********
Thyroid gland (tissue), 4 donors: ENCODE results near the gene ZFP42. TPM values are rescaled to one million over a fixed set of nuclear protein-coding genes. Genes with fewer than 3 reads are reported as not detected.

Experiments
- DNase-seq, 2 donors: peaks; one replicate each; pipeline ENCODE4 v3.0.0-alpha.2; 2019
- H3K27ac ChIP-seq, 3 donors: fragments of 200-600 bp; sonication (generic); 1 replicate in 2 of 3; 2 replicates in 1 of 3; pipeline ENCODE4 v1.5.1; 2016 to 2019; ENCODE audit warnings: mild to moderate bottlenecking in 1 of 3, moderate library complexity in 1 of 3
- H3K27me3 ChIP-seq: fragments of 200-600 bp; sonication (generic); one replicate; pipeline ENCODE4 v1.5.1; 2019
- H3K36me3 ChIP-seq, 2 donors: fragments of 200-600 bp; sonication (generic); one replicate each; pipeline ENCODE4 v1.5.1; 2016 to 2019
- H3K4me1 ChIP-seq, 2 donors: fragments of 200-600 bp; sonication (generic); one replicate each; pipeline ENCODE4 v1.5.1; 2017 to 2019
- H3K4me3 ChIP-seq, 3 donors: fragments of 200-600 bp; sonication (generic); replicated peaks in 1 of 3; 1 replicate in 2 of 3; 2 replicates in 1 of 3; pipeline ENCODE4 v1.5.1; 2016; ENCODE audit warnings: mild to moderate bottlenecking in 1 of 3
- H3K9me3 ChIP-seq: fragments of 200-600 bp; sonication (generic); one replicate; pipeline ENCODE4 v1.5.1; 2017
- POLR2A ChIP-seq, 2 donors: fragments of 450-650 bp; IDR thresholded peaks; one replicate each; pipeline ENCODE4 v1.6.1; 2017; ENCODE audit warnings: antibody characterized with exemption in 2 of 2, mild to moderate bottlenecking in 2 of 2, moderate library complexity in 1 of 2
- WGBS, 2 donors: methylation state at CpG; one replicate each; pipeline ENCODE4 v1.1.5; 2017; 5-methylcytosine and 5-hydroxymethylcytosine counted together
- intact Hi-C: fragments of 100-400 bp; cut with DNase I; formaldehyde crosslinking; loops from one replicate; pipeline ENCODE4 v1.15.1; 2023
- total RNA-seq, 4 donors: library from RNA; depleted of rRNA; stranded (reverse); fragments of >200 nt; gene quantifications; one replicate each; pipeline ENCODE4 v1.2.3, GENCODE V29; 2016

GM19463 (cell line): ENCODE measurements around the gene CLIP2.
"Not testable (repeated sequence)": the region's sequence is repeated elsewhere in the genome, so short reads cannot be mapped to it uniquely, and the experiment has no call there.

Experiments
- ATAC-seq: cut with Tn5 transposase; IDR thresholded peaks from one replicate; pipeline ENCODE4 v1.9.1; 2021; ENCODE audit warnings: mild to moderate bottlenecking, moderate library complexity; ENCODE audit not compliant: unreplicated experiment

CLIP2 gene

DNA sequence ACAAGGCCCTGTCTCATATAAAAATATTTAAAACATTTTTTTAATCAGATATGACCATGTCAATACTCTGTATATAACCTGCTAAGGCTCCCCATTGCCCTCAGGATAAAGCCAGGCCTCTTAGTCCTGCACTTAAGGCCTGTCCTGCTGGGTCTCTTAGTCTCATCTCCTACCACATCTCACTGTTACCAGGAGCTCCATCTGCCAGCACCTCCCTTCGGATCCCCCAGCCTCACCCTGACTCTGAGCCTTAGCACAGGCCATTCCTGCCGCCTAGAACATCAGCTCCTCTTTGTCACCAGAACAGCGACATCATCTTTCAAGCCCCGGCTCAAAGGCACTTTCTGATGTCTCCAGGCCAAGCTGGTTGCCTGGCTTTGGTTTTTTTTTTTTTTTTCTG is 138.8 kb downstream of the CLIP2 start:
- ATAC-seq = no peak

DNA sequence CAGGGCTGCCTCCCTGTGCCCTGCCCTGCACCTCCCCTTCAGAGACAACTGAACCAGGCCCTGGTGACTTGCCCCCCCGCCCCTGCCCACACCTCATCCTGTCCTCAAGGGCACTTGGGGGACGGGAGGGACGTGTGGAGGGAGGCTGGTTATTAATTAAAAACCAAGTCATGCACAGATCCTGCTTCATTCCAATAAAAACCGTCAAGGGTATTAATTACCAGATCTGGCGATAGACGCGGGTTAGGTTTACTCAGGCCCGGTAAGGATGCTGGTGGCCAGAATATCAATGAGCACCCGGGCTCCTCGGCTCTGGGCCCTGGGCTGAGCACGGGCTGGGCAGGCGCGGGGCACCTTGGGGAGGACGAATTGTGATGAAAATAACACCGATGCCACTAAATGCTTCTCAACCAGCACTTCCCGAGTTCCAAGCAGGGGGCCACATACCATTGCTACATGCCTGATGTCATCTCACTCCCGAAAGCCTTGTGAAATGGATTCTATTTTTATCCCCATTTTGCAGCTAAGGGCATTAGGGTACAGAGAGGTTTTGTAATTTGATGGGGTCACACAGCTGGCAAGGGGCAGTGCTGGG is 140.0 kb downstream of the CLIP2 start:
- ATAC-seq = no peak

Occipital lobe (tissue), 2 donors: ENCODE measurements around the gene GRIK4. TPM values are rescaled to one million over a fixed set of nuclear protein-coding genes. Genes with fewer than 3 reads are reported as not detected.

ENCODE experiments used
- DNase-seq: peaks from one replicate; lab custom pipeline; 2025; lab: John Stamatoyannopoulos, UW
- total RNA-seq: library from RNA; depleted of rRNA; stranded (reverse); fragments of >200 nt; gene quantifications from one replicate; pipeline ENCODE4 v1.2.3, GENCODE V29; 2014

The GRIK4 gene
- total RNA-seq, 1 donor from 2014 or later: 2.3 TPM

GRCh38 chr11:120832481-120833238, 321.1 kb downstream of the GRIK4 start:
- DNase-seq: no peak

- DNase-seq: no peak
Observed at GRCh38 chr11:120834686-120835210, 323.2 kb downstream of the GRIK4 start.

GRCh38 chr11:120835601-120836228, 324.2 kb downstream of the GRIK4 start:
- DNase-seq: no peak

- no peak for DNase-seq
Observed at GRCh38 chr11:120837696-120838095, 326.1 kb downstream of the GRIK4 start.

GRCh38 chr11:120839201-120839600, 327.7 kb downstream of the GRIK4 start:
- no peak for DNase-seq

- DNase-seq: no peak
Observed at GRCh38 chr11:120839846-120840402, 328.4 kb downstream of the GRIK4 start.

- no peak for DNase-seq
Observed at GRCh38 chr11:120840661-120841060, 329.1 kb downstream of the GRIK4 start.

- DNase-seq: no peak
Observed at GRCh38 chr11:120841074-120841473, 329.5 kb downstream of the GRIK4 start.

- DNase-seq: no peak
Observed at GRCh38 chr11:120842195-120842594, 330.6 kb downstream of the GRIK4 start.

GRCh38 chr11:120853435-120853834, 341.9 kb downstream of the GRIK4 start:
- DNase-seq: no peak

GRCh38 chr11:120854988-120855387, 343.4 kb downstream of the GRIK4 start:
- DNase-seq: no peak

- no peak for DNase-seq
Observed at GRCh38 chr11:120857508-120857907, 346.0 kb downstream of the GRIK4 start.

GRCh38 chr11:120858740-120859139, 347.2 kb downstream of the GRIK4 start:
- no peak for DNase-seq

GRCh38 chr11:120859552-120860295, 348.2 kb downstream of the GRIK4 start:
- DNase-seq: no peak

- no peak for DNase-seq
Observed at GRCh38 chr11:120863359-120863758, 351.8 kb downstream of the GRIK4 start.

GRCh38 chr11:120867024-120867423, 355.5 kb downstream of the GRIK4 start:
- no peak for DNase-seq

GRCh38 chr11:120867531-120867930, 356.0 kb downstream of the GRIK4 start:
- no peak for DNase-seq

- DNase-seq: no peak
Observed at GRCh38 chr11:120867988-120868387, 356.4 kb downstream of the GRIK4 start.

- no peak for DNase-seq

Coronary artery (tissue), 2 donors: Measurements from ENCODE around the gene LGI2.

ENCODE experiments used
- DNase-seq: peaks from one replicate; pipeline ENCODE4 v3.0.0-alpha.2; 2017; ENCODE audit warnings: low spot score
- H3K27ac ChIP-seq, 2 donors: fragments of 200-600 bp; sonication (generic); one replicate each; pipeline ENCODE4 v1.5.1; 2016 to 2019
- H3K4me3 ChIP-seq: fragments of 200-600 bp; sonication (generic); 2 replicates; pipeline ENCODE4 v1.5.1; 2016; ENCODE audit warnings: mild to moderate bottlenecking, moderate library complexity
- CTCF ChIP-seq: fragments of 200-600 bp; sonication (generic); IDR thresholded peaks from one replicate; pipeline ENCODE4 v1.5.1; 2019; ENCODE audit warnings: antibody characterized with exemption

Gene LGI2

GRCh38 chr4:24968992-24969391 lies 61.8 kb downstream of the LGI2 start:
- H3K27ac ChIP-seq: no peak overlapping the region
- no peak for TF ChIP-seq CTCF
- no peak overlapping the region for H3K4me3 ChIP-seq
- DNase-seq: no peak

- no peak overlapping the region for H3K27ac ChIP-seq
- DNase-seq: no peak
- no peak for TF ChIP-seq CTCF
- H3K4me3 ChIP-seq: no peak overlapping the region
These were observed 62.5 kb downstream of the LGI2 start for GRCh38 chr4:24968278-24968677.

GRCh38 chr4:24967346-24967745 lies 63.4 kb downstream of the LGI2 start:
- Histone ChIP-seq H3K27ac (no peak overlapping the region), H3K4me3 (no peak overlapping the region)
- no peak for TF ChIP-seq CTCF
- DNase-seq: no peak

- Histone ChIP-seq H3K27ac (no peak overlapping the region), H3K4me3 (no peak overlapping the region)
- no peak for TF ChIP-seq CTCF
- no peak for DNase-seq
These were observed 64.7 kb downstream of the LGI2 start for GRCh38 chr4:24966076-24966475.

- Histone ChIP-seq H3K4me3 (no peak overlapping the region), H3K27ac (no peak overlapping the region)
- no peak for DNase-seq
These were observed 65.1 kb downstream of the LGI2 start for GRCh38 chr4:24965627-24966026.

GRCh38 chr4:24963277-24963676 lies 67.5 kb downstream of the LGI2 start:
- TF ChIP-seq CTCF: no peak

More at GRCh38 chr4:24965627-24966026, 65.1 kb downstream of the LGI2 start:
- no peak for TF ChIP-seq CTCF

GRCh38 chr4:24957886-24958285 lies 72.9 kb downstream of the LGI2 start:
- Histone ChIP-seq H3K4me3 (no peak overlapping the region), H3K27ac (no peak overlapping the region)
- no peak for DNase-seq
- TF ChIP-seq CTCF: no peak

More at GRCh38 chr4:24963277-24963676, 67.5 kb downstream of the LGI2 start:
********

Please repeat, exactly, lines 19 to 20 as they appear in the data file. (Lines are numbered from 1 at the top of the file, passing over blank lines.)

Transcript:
DNA sequence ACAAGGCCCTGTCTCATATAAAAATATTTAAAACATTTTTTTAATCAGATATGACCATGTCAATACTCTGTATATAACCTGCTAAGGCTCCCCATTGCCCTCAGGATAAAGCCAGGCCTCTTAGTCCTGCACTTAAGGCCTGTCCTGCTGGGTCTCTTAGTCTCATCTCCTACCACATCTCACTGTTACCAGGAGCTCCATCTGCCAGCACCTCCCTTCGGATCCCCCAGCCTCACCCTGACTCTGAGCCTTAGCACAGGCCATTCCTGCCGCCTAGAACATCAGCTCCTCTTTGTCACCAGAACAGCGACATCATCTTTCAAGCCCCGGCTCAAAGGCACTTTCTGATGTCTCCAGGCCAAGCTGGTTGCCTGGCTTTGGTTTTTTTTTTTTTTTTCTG is 138.8 kb downstream of the CLIP2 start:
- ATAC-seq = no peak